Oracle9iAS Personalization User's Guide Release 2(v9.0.2) Part Number A9524402 

This appendix contains descriptions of the two algorithms used by Oracle9iAS Personalization to create models. Models are used to generate personalized recommendations. The two algorithms are
OP automatically picks the best algorithm to for a particular type of recommendation.
The most familiar use of association rules is what we know as "market basket analysis," i.e., rules about what goes with what in a shopping cart, such as "eighty percent of people who buy beer also buy potato chips."
The association rules algorithm finds combinations of items that appear frequently in transactions and describes them as rules of the following "ifthen" form:
"If A, then B," where A is the antecedent and B is the consequent. (Note that the two sides of the proposition can be more than one item each; for example, "If A, B, and C, then D and E." For Predictive Association Rules, there is only one item in the consequent.)
It turns out that many such rules can be found  the challenge is to find those that are meaningful or interesting and that also lead to actionable business decisions. An example is "eighty percent of people who buy beer and pretzels also buy chocolate." This combination is not obvious, and it can lead to a change in display layout, e.g., moving the chocolate display closer to where beer is on sale.
On the other hand, a rule like "eighty percent of people who buy paint also buy paint brushes" is not very useful, given that it's obvious and doesn't lead you to change the arrangement of these items in your store  they're probably already displayed near each other.
Similarly, "eighty percent of people who buy toothpaste and tissues also buy tomatoes" is not obvious, and is probably not useful as it may not lead to any actionable business decision.
To identify rules that are useful or interesting, three measures are introduced: support, confidence, and lift.
Support: First, determine which rules have strong support, i.e., rules that are based on many examples in the database. Support is the percentage of records that obey the rule, i.e., baskets that contain both A and B.
Confidence: Next, determine which rules have high confidence, i.e., instances that obey the rule (contain both A and B) as a percentage of all instances of A. For example, assume you have 10 instances of A, 8 of which also have B; the other 2 do not have B. Confidence is 8 out of 10, or 80 percent.
Lift: Lift compares the chances of having B, given A, to the chances of having B in any random basket. Of the three, lift is the most useful because it improves predictability.
Naive Bayes is a type of supervisedlearning module that contains examples of the inputtarget mapping the model tries to learn. Such models make predictions about new data based on the examination of previous data. Different types of models have different internal approaches to learning from previous data. The Naive Bayes algorithm uses the mathematics of Bayes' Theorem to make its predictions.
Bayes' Theorem is about conditional probabilities. It states that the probability of a particular predicted event, given the evidence in this instance, is computed from three other numbers: the probability of that prediction in similar situations in general, ignoring the specific evidence (this is called the prior probability); times the probability of seeing the evidence we have here, given that the particular prediction is correct; divided by the sum, for each possible prediction (including the present one), of a similar product for that prediction (i.e., the probability of that prediction in general, times the probability of seeing the current evidence given that possible prediction).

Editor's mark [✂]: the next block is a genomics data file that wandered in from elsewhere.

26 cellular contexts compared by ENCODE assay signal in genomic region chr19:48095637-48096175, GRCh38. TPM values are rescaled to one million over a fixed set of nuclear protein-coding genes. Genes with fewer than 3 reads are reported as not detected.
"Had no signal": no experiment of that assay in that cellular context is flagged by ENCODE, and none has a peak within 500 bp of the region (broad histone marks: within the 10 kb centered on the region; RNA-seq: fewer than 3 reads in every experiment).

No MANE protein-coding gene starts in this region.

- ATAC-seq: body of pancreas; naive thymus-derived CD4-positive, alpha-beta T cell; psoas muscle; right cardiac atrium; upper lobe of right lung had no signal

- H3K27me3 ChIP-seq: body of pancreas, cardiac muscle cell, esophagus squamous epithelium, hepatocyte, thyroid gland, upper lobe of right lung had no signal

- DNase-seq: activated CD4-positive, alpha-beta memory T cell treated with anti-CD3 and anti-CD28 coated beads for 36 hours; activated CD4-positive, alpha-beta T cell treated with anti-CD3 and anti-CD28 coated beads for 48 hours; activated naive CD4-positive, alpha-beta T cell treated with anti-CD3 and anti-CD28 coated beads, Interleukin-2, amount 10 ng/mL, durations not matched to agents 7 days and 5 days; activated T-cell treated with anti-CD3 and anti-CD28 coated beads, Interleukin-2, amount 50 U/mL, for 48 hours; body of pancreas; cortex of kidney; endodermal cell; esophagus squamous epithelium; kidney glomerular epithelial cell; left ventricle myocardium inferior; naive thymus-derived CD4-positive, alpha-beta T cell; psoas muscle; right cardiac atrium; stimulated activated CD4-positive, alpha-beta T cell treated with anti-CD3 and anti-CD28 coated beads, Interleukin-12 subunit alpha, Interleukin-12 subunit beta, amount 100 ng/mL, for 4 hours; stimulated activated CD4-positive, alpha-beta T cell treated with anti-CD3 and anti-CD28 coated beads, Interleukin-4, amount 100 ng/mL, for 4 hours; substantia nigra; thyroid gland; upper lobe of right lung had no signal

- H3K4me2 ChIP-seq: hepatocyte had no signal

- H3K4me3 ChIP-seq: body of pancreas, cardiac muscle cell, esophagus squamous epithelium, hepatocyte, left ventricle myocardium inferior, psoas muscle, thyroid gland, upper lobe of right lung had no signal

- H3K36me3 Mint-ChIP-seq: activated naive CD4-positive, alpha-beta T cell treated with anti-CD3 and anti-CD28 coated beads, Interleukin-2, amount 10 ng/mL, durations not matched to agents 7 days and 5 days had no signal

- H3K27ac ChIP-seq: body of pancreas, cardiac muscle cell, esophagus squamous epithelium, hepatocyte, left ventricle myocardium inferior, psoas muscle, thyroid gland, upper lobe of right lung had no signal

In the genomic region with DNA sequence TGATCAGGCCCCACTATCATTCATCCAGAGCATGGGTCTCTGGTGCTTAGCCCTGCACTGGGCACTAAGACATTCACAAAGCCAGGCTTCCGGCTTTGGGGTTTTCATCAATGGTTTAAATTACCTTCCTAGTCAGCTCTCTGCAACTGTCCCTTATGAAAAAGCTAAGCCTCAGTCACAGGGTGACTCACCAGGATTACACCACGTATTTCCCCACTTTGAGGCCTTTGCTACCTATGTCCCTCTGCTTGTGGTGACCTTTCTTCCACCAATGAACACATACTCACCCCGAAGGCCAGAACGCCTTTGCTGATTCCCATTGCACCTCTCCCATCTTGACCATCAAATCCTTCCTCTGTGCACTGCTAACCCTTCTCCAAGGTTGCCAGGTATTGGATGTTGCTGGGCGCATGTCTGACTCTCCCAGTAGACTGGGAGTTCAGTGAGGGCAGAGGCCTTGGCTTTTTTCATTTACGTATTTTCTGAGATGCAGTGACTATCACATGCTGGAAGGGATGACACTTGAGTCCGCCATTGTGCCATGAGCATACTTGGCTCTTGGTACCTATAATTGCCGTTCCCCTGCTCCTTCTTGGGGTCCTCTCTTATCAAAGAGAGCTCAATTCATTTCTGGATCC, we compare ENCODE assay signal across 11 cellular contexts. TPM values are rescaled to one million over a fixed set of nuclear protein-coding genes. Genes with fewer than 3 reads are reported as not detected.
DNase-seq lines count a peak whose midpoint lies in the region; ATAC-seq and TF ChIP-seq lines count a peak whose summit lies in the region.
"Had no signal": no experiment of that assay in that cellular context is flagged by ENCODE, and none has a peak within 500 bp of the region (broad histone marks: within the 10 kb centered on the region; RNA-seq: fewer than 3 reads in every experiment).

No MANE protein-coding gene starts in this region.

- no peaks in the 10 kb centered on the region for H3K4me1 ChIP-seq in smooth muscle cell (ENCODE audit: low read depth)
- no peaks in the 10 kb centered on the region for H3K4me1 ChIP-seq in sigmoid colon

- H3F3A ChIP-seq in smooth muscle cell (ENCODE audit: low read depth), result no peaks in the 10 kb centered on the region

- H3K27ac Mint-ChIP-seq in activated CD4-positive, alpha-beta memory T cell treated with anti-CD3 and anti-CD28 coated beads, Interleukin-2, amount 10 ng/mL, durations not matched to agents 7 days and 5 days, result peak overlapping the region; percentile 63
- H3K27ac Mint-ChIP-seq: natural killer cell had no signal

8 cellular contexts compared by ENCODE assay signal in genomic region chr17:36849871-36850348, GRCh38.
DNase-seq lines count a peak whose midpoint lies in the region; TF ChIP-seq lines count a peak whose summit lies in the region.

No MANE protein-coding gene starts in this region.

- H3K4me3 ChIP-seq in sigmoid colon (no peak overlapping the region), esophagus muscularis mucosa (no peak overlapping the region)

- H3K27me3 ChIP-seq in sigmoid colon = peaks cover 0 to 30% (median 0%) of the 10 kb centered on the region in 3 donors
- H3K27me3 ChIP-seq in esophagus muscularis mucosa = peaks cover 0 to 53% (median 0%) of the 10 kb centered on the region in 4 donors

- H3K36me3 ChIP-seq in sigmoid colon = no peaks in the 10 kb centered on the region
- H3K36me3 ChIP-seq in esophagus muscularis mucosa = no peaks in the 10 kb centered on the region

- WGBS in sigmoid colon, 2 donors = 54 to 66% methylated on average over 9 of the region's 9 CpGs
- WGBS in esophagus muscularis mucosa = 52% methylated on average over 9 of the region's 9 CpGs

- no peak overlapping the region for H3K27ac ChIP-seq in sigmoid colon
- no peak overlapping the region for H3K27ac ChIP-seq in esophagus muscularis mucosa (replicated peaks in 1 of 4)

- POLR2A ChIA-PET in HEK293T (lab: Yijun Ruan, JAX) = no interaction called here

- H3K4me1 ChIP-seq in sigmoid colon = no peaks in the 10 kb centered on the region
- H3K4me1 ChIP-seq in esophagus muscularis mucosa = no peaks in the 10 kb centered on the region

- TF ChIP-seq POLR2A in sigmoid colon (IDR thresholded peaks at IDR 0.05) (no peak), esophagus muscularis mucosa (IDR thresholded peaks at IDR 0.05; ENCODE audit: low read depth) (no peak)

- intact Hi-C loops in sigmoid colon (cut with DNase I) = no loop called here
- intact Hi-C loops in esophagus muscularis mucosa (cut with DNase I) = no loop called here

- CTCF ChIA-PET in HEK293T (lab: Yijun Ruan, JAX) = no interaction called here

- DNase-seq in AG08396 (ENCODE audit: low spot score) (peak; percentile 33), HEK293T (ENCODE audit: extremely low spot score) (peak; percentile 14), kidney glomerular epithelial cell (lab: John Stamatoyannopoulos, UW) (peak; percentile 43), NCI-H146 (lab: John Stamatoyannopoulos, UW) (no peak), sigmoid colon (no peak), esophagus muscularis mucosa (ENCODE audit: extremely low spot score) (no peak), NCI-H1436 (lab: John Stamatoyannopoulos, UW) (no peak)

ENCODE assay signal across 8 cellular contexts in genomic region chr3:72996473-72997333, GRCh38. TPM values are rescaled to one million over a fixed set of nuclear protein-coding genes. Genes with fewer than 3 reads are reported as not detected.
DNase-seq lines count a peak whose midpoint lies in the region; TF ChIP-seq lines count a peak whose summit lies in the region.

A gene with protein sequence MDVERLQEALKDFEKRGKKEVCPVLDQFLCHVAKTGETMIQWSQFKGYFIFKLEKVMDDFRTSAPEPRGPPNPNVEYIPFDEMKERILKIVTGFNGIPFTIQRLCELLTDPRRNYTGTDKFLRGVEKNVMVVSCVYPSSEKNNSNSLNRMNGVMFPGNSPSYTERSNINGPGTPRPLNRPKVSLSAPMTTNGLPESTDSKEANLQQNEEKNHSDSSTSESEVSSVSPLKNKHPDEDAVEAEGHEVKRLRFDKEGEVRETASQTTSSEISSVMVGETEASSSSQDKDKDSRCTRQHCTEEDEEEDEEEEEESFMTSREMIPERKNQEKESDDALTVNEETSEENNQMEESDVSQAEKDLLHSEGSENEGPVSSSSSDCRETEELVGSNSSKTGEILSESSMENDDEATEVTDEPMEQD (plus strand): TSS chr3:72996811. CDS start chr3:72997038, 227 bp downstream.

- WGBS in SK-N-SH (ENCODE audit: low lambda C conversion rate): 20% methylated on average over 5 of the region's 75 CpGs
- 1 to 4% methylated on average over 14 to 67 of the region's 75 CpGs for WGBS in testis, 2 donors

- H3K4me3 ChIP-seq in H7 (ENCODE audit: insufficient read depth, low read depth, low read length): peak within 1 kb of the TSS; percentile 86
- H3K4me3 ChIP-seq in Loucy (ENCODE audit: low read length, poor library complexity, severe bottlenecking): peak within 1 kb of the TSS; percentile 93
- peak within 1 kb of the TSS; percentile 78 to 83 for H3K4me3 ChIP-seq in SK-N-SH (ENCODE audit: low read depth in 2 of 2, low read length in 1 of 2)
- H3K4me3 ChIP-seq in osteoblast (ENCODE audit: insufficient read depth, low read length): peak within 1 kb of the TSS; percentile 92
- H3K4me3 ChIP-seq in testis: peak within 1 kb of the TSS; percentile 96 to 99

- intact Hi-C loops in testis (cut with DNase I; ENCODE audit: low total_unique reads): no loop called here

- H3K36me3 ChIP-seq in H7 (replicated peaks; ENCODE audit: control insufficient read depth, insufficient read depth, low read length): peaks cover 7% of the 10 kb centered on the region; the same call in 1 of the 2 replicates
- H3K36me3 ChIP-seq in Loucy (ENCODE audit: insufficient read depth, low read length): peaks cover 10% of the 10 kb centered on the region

A simplifying assumption (the "naive" part) is that the probability of the combined pieces of evidence, given this prediction, is simply the product of the probabilities of the individual pieces of evidence, given this prediction. The assumption is true when the pieces of evidence work independently of one another, without mutual interference. In other cases, the assumption merely approximates the true value. In practice, the approximation usually does not degrade the model's predictive accuracy much, and it makes the difference between a computationally feasible algorithm and an intractable one.
Compared to other supervisedlearning modules, Naive Bayes has the advantages of simplicity and speed. It also lends itself to future extensions supporting incremental learning and distributed learning.
"Transactional Naive Bayes" refers to the way the input is formatted; the algorithm is the same. The table below shows an example of traditional data format, with columns for the items (customer, apples, oranges, pears, and bananas) and rows for the customers (Joe, Jim, Jeff), and zeroes or ones in each table cell, indicating whether, for example, Joe bought an apple (no), an orange (no), a pear (no), or a banana (yes):
apples  oranges  pears  bananas  

Joe 
0 
0 
0 
1 
Jim 
1 
0 
0 
1 
Jeff 
0 
1 
0 
0 
Traditional data layout often produces a sparse matrix because of all those zeroes; it takes up more space in the database, and therefore takes more time in calculations.
Transactionbased format has basically two columns: customer and "hits." For Joe, the table cell contains "bananas":
Joe 
bananas 
Jim 
apples 
Jim 
bananas 
Jeff 
oranges 
Transactional format looks like a "shopping basket" rather than a checklist and is better in cases where the customers buy only subsets of products. OP transforms data into transactional format, if necessary, before building a package.

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